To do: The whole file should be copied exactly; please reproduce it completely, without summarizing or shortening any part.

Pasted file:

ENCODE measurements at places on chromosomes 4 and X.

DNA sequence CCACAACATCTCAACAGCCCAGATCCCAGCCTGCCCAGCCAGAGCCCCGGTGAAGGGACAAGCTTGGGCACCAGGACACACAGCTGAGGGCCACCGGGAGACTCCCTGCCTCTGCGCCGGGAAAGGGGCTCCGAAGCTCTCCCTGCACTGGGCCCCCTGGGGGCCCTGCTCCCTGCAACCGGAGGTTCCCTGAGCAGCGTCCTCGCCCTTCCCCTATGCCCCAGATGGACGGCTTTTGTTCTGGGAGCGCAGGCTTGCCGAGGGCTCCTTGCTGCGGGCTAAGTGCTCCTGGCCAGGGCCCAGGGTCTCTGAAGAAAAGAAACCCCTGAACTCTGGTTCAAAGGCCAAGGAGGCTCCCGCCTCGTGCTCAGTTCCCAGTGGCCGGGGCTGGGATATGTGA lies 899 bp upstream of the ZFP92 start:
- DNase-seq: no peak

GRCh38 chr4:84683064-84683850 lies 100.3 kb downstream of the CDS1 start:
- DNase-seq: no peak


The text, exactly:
ENCODE measurements at places on chromosomes 4 and X.

DNA sequence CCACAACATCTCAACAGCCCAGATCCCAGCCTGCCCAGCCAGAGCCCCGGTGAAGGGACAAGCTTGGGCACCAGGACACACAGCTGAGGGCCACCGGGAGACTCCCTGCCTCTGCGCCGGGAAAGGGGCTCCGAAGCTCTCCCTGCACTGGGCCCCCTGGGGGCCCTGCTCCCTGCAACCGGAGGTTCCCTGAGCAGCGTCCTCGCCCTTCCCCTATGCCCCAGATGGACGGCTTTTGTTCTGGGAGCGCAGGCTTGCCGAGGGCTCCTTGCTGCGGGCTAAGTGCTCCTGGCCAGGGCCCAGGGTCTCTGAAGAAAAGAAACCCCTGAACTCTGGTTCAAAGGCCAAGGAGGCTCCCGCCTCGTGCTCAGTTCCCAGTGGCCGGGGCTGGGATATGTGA lies 899 bp upstream of the ZFP92 start:
- DNase-seq: no peak

GRCh38 chr4:84683064-84683850 lies 100.3 kb downstream of the CDS1 start:
- DNase-seq: no peak